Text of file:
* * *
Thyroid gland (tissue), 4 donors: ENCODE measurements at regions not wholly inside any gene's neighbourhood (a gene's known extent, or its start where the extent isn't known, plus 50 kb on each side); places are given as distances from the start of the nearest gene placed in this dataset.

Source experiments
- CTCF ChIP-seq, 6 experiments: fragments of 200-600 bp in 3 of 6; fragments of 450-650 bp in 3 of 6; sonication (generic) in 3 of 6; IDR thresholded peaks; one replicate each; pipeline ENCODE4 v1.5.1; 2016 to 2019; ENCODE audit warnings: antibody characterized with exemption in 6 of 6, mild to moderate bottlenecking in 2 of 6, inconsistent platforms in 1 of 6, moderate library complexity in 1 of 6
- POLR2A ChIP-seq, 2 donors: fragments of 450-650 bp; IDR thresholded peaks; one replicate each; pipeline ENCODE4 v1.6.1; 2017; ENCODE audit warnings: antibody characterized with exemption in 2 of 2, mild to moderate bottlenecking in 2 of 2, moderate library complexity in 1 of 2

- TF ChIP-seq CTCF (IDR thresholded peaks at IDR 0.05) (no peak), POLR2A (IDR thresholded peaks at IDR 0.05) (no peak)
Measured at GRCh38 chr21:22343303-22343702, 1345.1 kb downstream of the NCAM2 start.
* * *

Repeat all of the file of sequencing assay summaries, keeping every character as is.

Thyroid gland (tissue), 4 donors: ENCODE measurements at regions not wholly inside any gene's neighbourhood (a gene's known extent, or its start where the extent isn't known, plus 50 kb on each side); places are given as distances from the start of the nearest gene placed in this dataset.

Source experiments
- CTCF ChIP-seq, 6 experiments: fragments of 200-600 bp in 3 of 6; fragments of 450-650 bp in 3 of 6; sonication (generic) in 3 of 6; IDR thresholded peaks; one replicate each; pipeline ENCODE4 v1.5.1; 2016 to 2019; ENCODE audit warnings: antibody characterized with exemption in 6 of 6, mild to moderate bottlenecking in 2 of 6, inconsistent platforms in 1 of 6, moderate library complexity in 1 of 6
- POLR2A ChIP-seq, 2 donors: fragments of 450-650 bp; IDR thresholded peaks; one replicate each; pipeline ENCODE4 v1.6.1; 2017; ENCODE audit warnings: antibody characterized with exemption in 2 of 2, mild to moderate bottlenecking in 2 of 2, moderate library complexity in 1 of 2

- TF ChIP-seq CTCF (IDR thresholded peaks at IDR 0.05) (no peak), POLR2A (IDR thresholded peaks at IDR 0.05) (no peak)
Measured at GRCh38 chr21:22343303-22343702, 1345.1 kb downstream of the NCAM2 start.